• Precast: Most precast concrete stairs have some hollow areas around the steps. The sides and front of the stairs are usually 6-8 inches thick with a 4-6 inch top. That leaves a few inches of hollow space inside each step.
  • Poured-In-Place: Poured-in-place concrete steps follow the same basic requirements of precast. The sides and front of each step is usually 6-8 inches thick with a 4-6 inch top. This leaves a small amount of hollow space inside the step. However, unlike precast, this hollow area is filled with compacted dirt inside of air.
  • Cinder Block: Cinder block stairs are built a little different. Individual blocks are stacked next to one another to form the steps. They’re secured together using cement or mortar. Because you can buy cinder blocks of varying heights and thicknesses, steps can be built out of large block without any hollow space. However, steps can also be built out of smaller blocks with does leave some hollow space. If the small blocks are used, the space is filled with compacted dirt and not air.

How Do You Tear Down Concrete Steps?

Concrete is a very strong and durable material so they’re not easy to demolish. You need to be strategic in how you go about tearing them down. Luckily, almost all concrete stairs are hollow so once they start to crack it’s easier to pull them apart.

The best way to demo concrete steps is with a jack-hammer. A sledgehammer works too but it’s a lot more work.

Inspect the steps and look for cracks. If there are existing cracks it’ll be easier to demo the steps because some of the work is already done for you.

Place the tip of the jack-hammer into the crack and start hammering. As you hammer down, pull the jack-hammer back and forth. This will help pull chunks of concrete away from the main structure.

Jack-hammers have multiple tips designed to break concrete. Use the pointed tip first to open up cracks. Then switch to the flat tip to hammer deeper and pry open the crack.

As the steps start to break up, use a long breaking bar to pull chunks apart.

Use a grinding wheel to cut through rebar or wire mesh inside the steps.

For large flat areas like the porch top, crack it with a heavy sledge hammer. A few hard whacks is usually enough to break a 4 inch thick slab.

Use the sledge hammer and jack-hammer together to break the side walls of the stairs and risers. Try to break the concrete up into small enough pieces that you can carry to a dumpster.

Another option is to rent a small excavator with a jack-hammer attachment. The demolition method is the same but the machine makes work a lot easier.

are concrete steps hollow 1 cement porch steps with red brick

Finishing Concrete Stairs

Precast, poured-in-place and cinder block concrete stairs can all be finished after they’re built.

The most popular way to finish concrete steps is with brick or stone. Both materials can be applied directly to concrete steps with cement or mortar. Place some type S cement on the back of the stone or brick veneer and stick it to the concrete. This method is great for the sides and front of the steps.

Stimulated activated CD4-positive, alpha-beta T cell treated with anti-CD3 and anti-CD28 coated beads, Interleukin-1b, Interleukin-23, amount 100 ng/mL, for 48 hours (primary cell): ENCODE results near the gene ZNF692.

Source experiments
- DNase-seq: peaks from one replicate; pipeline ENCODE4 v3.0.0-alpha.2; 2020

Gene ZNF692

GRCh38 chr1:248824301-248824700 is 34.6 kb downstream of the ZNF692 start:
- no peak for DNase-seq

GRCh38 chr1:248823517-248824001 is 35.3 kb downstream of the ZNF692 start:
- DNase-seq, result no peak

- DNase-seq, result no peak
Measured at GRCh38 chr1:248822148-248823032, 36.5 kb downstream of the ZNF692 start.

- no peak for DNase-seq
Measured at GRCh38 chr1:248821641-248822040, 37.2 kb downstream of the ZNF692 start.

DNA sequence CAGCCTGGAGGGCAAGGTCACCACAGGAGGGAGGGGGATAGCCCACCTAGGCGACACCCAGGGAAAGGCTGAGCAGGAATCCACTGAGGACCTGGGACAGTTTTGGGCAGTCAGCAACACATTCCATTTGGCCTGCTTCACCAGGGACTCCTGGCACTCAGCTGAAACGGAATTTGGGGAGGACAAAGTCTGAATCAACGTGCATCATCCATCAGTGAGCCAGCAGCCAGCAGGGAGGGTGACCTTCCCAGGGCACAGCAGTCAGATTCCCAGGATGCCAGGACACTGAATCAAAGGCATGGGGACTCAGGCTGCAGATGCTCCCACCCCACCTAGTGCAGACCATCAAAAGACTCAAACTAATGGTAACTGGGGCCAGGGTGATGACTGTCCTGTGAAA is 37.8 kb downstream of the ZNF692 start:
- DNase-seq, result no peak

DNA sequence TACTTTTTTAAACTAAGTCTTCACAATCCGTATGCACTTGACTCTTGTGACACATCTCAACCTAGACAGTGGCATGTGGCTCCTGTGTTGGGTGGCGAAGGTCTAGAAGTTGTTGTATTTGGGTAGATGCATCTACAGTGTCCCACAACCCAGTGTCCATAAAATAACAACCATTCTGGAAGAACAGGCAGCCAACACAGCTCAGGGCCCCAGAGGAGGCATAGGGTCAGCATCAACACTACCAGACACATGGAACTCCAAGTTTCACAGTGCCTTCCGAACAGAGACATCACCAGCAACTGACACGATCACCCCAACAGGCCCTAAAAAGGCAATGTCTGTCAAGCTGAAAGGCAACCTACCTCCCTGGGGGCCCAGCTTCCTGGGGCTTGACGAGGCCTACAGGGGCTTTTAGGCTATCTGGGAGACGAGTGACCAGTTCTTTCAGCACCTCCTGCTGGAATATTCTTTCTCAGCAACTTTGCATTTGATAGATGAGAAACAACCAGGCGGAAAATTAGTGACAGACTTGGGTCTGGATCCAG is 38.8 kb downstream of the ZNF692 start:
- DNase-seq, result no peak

Brick and stone can also be used to finish the porch top. Outdoor tile is another great option. I recommend using mortar rather than cement for floor sections. Mortar has more compressive strength and wont crack when walked on.

Limestone is a good material to finish the step treads and around the porch top. Use mortar to anchor it to the concrete.

Cultured stone is another great material for finishing a set of concrete steps. Cultured stone is a type of man-made stone that’s designed to look real. It’s installed with either cement or mortar just like real stone or brick.

When the veneer work is done, grout the joints with cement or mortar.

Finishing cinder block steps is a little different. You can use brick or stone on cinder blocks or you could apply a parge coat. A parge coat is a thin layer of cement that’s applied to the cinder blocks. It makes them smooth with an appearance like solid concrete.

Another way to finish concrete steps is with masonry paint. Make sure you use a paint that’s designed for concrete or it will peel. Concrete absorbs water and needs to breath. Paint that doesn’t allow water to permeate through will eventually bubble and peel off.

Check out the pic above. These concrete stairs have been finished with red brick, limestone and stone tile.

Summary: Are Concrete Steps Hollow?

Concrete steps are extremely strong and durable. Concrete is naturally weather resistant so they can last for decades without needing repair. Once built, the steps can be finished with brick and stone or left bare concrete. There are a few different ways to build concrete steps, precast, poured in place or cinder block. Precast concrete steps are built at a factory and merely installed on site. These are also called prefabricated steps. Poured-on-site concrete steps are first formed out of wood and then built out of solid poured concrete. The last option is cinder block. Steps can be built out of block and then filled solid with concrete. The porch top and the top of each steps is also solid concrete. Cinder block steps can then be finished with a thin cement coat or left bare. With all three options concrete steps are generally hollow inside.

Concrete steps are typically built atop a solid concrete footing. When using precast steps the footing is built first and then the steps are placed on top. With poured on site or cinder block the steps are built on top of the footings.

With all three options, the inside area of concrete steps is hollow. The top of the step and porch top are usually 4-6 inches of concrete while the sides are 6-8 inches. This can be either 6-8 inches of solid concrete or cinder block.

Rebar is typically used inside the steps and porch top to add strength.

Whichever way you build your concrete steps the result will be strong and sturdy. But they vary in price quite a bit. Ahead we’ll discuss more about cement steps, how they’re built and what they cost.

If you have any questions about concrete steps, email any time.